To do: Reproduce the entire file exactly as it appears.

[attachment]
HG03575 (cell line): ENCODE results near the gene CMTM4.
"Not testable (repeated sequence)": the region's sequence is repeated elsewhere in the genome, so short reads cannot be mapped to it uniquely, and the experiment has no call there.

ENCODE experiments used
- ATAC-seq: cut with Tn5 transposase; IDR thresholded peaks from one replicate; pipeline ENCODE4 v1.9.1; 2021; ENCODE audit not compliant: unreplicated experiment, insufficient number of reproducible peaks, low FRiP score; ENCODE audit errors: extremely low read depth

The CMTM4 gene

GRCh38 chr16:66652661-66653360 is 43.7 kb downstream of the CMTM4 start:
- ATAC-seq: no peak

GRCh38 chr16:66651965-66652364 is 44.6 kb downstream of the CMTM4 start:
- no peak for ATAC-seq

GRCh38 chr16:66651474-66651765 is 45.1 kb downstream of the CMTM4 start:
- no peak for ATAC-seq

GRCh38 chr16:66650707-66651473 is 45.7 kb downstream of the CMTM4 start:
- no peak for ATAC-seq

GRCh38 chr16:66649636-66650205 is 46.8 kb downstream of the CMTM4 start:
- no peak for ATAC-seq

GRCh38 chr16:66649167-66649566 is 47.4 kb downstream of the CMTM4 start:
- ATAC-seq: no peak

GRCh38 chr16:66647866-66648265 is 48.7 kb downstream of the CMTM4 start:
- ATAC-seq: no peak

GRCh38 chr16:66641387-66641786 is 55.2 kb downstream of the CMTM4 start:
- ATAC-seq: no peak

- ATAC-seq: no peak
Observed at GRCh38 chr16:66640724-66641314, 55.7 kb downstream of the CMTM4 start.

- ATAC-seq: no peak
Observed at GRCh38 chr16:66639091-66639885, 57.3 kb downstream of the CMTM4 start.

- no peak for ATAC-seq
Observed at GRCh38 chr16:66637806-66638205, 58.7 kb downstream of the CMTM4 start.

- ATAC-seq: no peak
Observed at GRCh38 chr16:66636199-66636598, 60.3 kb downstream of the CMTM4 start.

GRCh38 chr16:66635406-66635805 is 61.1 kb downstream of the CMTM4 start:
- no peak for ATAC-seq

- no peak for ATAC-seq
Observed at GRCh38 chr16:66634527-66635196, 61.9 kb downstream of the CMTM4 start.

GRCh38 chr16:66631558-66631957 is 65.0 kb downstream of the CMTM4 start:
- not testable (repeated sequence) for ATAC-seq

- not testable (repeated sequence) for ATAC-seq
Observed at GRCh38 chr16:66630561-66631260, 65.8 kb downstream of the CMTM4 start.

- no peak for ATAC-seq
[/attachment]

HG03575 (cell line): ENCODE results near the gene CMTM4.
"Not testable (repeated sequence)": the region's sequence is repeated elsewhere in the genome, so short reads cannot be mapped to it uniquely, and the experiment has no call there.

ENCODE experiments used
- ATAC-seq: cut with Tn5 transposase; IDR thresholded peaks from one replicate; pipeline ENCODE4 v1.9.1; 2021; ENCODE audit not compliant: unreplicated experiment, insufficient number of reproducible peaks, low FRiP score; ENCODE audit errors: extremely low read depth

The CMTM4 gene

GRCh38 chr16:66652661-66653360 is 43.7 kb downstream of the CMTM4 start:
- ATAC-seq: no peak

GRCh38 chr16:66651965-66652364 is 44.6 kb downstream of the CMTM4 start:
- no peak for ATAC-seq

GRCh38 chr16:66651474-66651765 is 45.1 kb downstream of the CMTM4 start:
- no peak for ATAC-seq

GRCh38 chr16:66650707-66651473 is 45.7 kb downstream of the CMTM4 start:
- no peak for ATAC-seq

GRCh38 chr16:66649636-66650205 is 46.8 kb downstream of the CMTM4 start:
- no peak for ATAC-seq

GRCh38 chr16:66649167-66649566 is 47.4 kb downstream of the CMTM4 start:
- ATAC-seq: no peak

GRCh38 chr16:66647866-66648265 is 48.7 kb downstream of the CMTM4 start:
- ATAC-seq: no peak

GRCh38 chr16:66641387-66641786 is 55.2 kb downstream of the CMTM4 start:
- ATAC-seq: no peak

- ATAC-seq: no peak
Observed at GRCh38 chr16:66640724-66641314, 55.7 kb downstream of the CMTM4 start.

- ATAC-seq: no peak
Observed at GRCh38 chr16:66639091-66639885, 57.3 kb downstream of the CMTM4 start.

- no peak for ATAC-seq
Observed at GRCh38 chr16:66637806-66638205, 58.7 kb downstream of the CMTM4 start.

- ATAC-seq: no peak
Observed at GRCh38 chr16:66636199-66636598, 60.3 kb downstream of the CMTM4 start.

GRCh38 chr16:66635406-66635805 is 61.1 kb downstream of the CMTM4 start:
- no peak for ATAC-seq

- no peak for ATAC-seq
Observed at GRCh38 chr16:66634527-66635196, 61.9 kb downstream of the CMTM4 start.

GRCh38 chr16:66631558-66631957 is 65.0 kb downstream of the CMTM4 start:
- not testable (repeated sequence) for ATAC-seq

- not testable (repeated sequence) for ATAC-seq
Observed at GRCh38 chr16:66630561-66631260, 65.8 kb downstream of the CMTM4 start.

- no peak for ATAC-seq